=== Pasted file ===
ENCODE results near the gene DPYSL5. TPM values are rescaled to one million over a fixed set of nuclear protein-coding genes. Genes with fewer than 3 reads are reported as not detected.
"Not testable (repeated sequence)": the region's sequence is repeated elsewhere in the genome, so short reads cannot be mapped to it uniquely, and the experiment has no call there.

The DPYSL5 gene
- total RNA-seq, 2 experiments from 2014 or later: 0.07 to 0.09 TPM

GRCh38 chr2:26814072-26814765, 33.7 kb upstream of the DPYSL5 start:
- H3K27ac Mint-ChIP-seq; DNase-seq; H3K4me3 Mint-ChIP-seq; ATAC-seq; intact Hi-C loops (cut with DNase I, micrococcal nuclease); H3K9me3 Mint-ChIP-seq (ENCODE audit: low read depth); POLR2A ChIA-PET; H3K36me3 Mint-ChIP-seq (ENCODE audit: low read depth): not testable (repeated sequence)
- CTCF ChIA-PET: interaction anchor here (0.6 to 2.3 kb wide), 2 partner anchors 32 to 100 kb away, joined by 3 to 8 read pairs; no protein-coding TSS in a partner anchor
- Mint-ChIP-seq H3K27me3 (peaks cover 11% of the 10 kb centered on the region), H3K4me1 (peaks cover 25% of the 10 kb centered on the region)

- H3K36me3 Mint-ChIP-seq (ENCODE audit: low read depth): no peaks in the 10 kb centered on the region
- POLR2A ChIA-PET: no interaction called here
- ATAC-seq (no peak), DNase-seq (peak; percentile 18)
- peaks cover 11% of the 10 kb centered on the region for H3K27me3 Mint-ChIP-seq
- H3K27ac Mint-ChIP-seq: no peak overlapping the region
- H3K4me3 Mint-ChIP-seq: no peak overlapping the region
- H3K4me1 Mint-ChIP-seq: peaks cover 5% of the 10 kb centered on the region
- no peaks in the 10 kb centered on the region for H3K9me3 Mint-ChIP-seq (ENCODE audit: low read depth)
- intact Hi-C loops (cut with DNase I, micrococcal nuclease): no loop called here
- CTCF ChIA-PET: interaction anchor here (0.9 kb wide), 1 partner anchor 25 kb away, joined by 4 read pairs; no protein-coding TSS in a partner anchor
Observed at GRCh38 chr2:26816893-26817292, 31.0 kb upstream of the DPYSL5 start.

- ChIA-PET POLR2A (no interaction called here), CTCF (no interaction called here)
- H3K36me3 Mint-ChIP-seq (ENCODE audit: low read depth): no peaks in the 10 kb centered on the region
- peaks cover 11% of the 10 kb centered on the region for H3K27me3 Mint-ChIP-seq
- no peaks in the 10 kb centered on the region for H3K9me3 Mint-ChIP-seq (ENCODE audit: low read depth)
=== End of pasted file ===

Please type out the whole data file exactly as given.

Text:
ENCODE results near the gene DPYSL5. TPM values are rescaled to one million over a fixed set of nuclear protein-coding genes. Genes with fewer than 3 reads are reported as not detected.
"Not testable (repeated sequence)": the region's sequence is repeated elsewhere in the genome, so short reads cannot be mapped to it uniquely, and the experiment has no call there.

The DPYSL5 gene
- total RNA-seq, 2 experiments from 2014 or later: 0.07 to 0.09 TPM

GRCh38 chr2:26814072-26814765, 33.7 kb upstream of the DPYSL5 start:
- H3K27ac Mint-ChIP-seq; DNase-seq; H3K4me3 Mint-ChIP-seq; ATAC-seq; intact Hi-C loops (cut with DNase I, micrococcal nuclease); H3K9me3 Mint-ChIP-seq (ENCODE audit: low read depth); POLR2A ChIA-PET; H3K36me3 Mint-ChIP-seq (ENCODE audit: low read depth): not testable (repeated sequence)
- CTCF ChIA-PET: interaction anchor here (0.6 to 2.3 kb wide), 2 partner anchors 32 to 100 kb away, joined by 3 to 8 read pairs; no protein-coding TSS in a partner anchor
- Mint-ChIP-seq H3K27me3 (peaks cover 11% of the 10 kb centered on the region), H3K4me1 (peaks cover 25% of the 10 kb centered on the region)

- H3K36me3 Mint-ChIP-seq (ENCODE audit: low read depth): no peaks in the 10 kb centered on the region
- POLR2A ChIA-PET: no interaction called here
- ATAC-seq (no peak), DNase-seq (peak; percentile 18)
- peaks cover 11% of the 10 kb centered on the region for H3K27me3 Mint-ChIP-seq
- H3K27ac Mint-ChIP-seq: no peak overlapping the region
- H3K4me3 Mint-ChIP-seq: no peak overlapping the region
- H3K4me1 Mint-ChIP-seq: peaks cover 5% of the 10 kb centered on the region
- no peaks in the 10 kb centered on the region for H3K9me3 Mint-ChIP-seq (ENCODE audit: low read depth)
- intact Hi-C loops (cut with DNase I, micrococcal nuclease): no loop called here
- CTCF ChIA-PET: interaction anchor here (0.9 kb wide), 1 partner anchor 25 kb away, joined by 4 read pairs; no protein-coding TSS in a partner anchor
Observed at GRCh38 chr2:26816893-26817292, 31.0 kb upstream of the DPYSL5 start.

- ChIA-PET POLR2A (no interaction called here), CTCF (no interaction called here)
- H3K36me3 Mint-ChIP-seq (ENCODE audit: low read depth): no peaks in the 10 kb centered on the region
- peaks cover 11% of the 10 kb centered on the region for H3K27me3 Mint-ChIP-seq
- no peaks in the 10 kb centered on the region for H3K9me3 Mint-ChIP-seq (ENCODE audit: low read depth)